Los Angeles County has paid out roughly $55 million in settlements in cases in which sheriff’s deputies were alleged to belong to a secret society, records obtained by the Los Angeles Times show, illuminating the entrenched nature of a subculture that has plagued the Sheriff’s Department for years.
The figure comes from a list that includes payouts in dozens of lawsuits and claims involving deputies associated with tattooed groups accused of glorifying an aggressive style of policing. The report, prepared by L.A. County attorneys, lists nearly 60 cases, some of them still pending, and names eight specific cliques.
The county has paid out nearly $21 million in cases that began in the last 10 years alone, according to the document cited by The Times.
The high cost underscores how these deputy groups — with monikers such as the Vikings, Regulators, 3000 Boys and the Banditos — have operated out of several Sheriff’s Department stations and jails for decades, exhibiting what critics have long alleged are the violent, intimidating tactics similar in some ways to criminal street gangs, The Times reported. The cases involve incidents that date to 1990.
Over the years, a succession of elected sheriffs has failed to bring the subgroups under control despite multiple internal investigations and, more recently, a probe by the FBI. Many civil liberties advocates and county watchdogs have accused the Sheriff’s Department of turning a blind eye.
“I think it’s a willful failure,” said John Sweeney, an attorney who has represented families of people killed by deputies. “For some reason, they pride themselves, the Sheriff’s Department, on having these violent cliques I guess to show the public who’s the boss. But, you know, what it does is just fosters a horrible relationship between the community that these sheriffs serve.”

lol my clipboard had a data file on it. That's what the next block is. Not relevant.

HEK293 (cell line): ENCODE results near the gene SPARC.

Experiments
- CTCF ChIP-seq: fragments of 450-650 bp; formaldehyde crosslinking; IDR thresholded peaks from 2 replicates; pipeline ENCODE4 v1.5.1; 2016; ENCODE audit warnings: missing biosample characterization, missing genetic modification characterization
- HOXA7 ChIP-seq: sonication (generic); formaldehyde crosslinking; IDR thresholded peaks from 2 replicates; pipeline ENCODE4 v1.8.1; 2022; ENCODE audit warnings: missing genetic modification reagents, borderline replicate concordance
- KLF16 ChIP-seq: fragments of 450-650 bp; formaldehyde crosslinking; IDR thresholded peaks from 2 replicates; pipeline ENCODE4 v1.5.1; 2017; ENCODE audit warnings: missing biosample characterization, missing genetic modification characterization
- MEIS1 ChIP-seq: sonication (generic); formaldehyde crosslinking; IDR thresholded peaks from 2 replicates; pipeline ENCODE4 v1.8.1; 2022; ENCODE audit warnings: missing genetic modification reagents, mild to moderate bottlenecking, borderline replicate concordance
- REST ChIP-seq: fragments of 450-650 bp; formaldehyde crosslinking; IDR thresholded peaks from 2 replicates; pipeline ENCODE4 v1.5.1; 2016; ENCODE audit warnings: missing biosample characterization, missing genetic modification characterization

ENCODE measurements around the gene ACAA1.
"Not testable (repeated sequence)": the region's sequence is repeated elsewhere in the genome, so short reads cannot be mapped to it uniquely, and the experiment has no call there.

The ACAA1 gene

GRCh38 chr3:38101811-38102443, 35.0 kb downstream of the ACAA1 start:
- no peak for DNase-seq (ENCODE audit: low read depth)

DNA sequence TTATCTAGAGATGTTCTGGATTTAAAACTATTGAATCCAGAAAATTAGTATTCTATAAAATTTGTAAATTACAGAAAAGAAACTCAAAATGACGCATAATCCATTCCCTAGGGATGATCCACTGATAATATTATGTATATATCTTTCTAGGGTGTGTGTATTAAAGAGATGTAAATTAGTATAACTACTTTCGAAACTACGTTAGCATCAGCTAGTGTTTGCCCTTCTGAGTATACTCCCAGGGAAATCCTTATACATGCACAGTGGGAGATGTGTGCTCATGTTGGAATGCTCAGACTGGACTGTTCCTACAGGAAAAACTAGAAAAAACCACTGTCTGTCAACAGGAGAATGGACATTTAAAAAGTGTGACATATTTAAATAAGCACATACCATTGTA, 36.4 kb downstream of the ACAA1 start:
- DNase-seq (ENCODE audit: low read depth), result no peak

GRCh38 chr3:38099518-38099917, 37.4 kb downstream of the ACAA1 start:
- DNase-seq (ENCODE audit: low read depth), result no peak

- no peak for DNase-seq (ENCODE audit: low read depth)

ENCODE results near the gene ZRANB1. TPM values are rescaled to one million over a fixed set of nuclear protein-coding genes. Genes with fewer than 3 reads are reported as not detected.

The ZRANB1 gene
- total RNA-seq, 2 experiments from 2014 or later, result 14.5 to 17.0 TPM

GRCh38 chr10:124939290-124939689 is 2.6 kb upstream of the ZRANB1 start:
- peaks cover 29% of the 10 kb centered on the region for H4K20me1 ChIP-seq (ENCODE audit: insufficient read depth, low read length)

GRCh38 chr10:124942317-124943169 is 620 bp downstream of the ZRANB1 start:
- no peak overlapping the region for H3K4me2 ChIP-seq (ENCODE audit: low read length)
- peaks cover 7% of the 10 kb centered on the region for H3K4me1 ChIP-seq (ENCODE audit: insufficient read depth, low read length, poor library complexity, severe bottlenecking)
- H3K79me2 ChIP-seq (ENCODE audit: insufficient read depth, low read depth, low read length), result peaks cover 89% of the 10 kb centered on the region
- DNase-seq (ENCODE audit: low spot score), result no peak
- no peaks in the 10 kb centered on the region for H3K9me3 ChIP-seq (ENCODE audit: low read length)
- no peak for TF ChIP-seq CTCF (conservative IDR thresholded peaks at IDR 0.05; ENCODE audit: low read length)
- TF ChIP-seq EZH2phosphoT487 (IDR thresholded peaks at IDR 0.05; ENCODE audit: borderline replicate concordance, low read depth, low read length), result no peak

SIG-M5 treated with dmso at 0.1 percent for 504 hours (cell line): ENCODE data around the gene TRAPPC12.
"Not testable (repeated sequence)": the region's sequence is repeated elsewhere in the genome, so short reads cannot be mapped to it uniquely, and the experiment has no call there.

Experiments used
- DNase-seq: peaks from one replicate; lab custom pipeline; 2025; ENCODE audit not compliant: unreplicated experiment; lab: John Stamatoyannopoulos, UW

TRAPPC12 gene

The Board of Supervisors requested the list of payouts last year after The Times reported that members of the Banditos, which operate out of the East L.A. station, were accused of assaulting other deputies during an off-duty party in 2018. One deputy was knocked unconscious.
Sheriff Alex Villanueva has said that he put measures in place in February that prohibit deputies from participating in cliques.
“The fact that I’ve had to address these issues which have been festering since 1990 is an illustration of the failure of past sheriffs from addressing the issue head on,” he said in a statement, adding that he transferred leadership personnel from at least one station to combat the clique problem and is holding employees accountable if they fail to uphold the new policy.
Inspector General Max Huntsman said last week that he is “aware of no implementation whatsoever” of Villanueva’s new measures and that his office can’t effectively investigate the secret societies “because of the obstruction of the Sheriff”s Department,” The Times reported. Huntsman said the criminal investigation in the off-duty Banditos beating amounted to a “cover-up,” noting that more than 20 deputies present during the incident were not required to give statements.
Lt. John Satterfield said investigators conducted more than 70 interviews as part of an administrative investigation of the Banditos claims and are sharing information from reviews under the new clique policy with the FBI, The Times reported.
“The IG continues to further this distorted narrative that his office is not provided documents or information in order to ‘investigate’ or provide oversight,” he said, adding that in the last 13 months the oversight office has had access to more than 500 documents. “Despite his misleading statements, the sheriff continues to provide him with access and continues to welcome oversight.”
Defenders of the deputy cliques say they represent hard work and boost morale by fostering camaraderie.